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Did someone say rules? What Rules?

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Did someone say rules? What Rules?. Academic Coaches – Math Meeting December 21, 2012 Beth Schefelker Bridget Schock Connie Laughlin Hank Kepner Kevin McLeod. Rational Numbers. At your table groups, C ome to consensus on a definition of rational numbers. - PowerPoint PPT Presentation

Text of Did someone say rules? What Rules?

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Academic Coaches Math MeetingDecember 21, 2012

Beth SchefelkerBridget SchockConnie LaughlinHank KepnerKevin McLeod

Did someone say rules?What Rules?

1At your table groups, Come to consensus on a definition of rational numbers.

Write a set of equivalent rational numbers.

Be prepared to share.

2Rational Numbers

.3, .33, .333, .33333.2Learning Intentions and Success CriteriaWe are learning to apply and extend the operations of addition and subtraction to negative numbers.

We will be successful when we can use reasoning to articulate how negative numbers behave when we use the properties of addition and subtraction.33How does your textbook series introduce negative numbers?

How does your textbook promote sense making of the operations involving negative numbers?

4Reflecting on Professional Practice

Turn and talkShare4Reflecting on the Two Problems Through the Lens of MP2

5Distribute the posters from December 75MP2. Reason abstractly and quantitativelyAs you read Math Practice Standard 2 (p.6 CCSSM):Underline key phrases that identify student expectations.

How did MP2 surface when working on the Elevation and Antifreeze problems?Use a different colored marker to add ideas of MP2 to the standards box of your chart for each problem.

620 minutes including debrief of completed charts with problem and CCSSMPopcorn strategy - Debrief the key phrases as a whole group

Tables post their final charts and facilitates pull out common connections to summarize6Charting Mathematical ConnectionsProblem #1Elevation

Standards Connection6.NS.5 and 6Problem #2Antifreeze

Standards Connection7.NS.1a and c7How did MP2 surface when working on the Elevation and Antifreeze problems?7Construct a Number Line Representation25 17

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Looking for the difference between two numbers8Making Sense of Addition and Subtraction of Integers: Listening to students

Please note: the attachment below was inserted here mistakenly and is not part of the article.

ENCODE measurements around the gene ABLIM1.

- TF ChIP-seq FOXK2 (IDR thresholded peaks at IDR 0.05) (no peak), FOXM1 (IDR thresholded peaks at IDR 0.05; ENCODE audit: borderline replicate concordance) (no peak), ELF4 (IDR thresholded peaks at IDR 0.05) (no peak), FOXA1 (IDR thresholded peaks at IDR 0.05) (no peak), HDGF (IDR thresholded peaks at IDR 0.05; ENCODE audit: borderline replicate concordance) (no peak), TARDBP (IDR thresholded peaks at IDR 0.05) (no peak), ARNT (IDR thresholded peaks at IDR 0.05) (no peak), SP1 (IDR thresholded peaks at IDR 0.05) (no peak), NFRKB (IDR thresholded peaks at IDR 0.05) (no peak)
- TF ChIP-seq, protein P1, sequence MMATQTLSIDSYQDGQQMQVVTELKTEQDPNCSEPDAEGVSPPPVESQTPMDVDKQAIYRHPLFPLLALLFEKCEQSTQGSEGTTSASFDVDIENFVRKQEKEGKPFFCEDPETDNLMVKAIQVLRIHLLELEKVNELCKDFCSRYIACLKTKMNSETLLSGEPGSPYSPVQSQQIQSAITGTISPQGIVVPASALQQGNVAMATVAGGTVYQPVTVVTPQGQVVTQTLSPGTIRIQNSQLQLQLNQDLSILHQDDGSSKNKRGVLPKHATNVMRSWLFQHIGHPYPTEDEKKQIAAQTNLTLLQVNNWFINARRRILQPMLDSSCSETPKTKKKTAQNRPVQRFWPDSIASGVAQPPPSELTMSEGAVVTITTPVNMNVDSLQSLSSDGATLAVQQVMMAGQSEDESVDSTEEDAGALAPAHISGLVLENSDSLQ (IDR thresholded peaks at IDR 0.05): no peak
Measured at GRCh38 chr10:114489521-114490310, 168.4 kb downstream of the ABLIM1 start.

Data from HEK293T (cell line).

9The rules that students follow. If we have them follow these rules, are we giving them the best experience if we follow these rules.9Looking for CounterexamplesDecide if each statement will always be true.If the statement is not always true, show an example for which it is false ( a counterexample).

If it is always true, present an argument to convince others that no counterexamples can exist.Record your thinking for each card on a separate white board.Have you included a number line representation?

10Cards and 4 white boards at each tables (and markers)3 minutes for each question 12 minutes total Groups work on all 4 to come up with a counter exampleFacilitators pick the example for each one to share (only 2 minutes sharing per question) use document camera to show counterexampleTotal of 20 minutes for entire activity10I tried four different problems in which I added a negative number and a positive number, and each time, the answer was negative. So a positive plus a negative is always a negative.

2. I noticed that a negative number minus a positive number will always be negative because the subtraction makes the answer even more negative.Listening to Students Reasoning11113. I think a negative number minus another negative number will be negative because with all those minus signs it must get really negative.

4. A positive fraction, like , minus a negative fraction, like , will always give you an answer that is more than one.

Listening to Students Reasoning12Connections to Standards of Mathematical Practice

135 minutesTurn and talk and surface a few connections13MP2. Reason abstractly and quantitativelyRevisit Math Practice Standard 2 (p.6 CCSSM):How is the last sentence of this standard (Quantitative reasoning.) reflected in the counterexample task?

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1415MP3 Construct viable arguments and critique the reasoning of others.As you read Math Practice Standard 3 (p.6 CCSSM):Underline key phrases that identify student expectations. How did MP3 surface when working on the counterexample task?

Learning Intentions and Success CriteriaWe are learning to apply and extend the operations of addition and subtraction to negative numbers.

We will be successful when we can use reasoning to articulate how negative numbers behave when we use the properties of addition and subtraction.1616Apply: Professional PracticeAs you work in classrooms, record examples of rules you hear students /teachers using that could lead to misconceptions when they are operating with numbers.

Bring two examples with you to the January 11th ACM meeting.

17Could the professional practice be to study their curriculum materials to see how deep understanding of addition and subtraction of integers (or rational numbers) is promoted?17A Time to ReflectHow did the counterexample task deepen your understanding of operations with negative numbers?How did the counterexample task deepen your understanding of Standards for Mathematical Practice?

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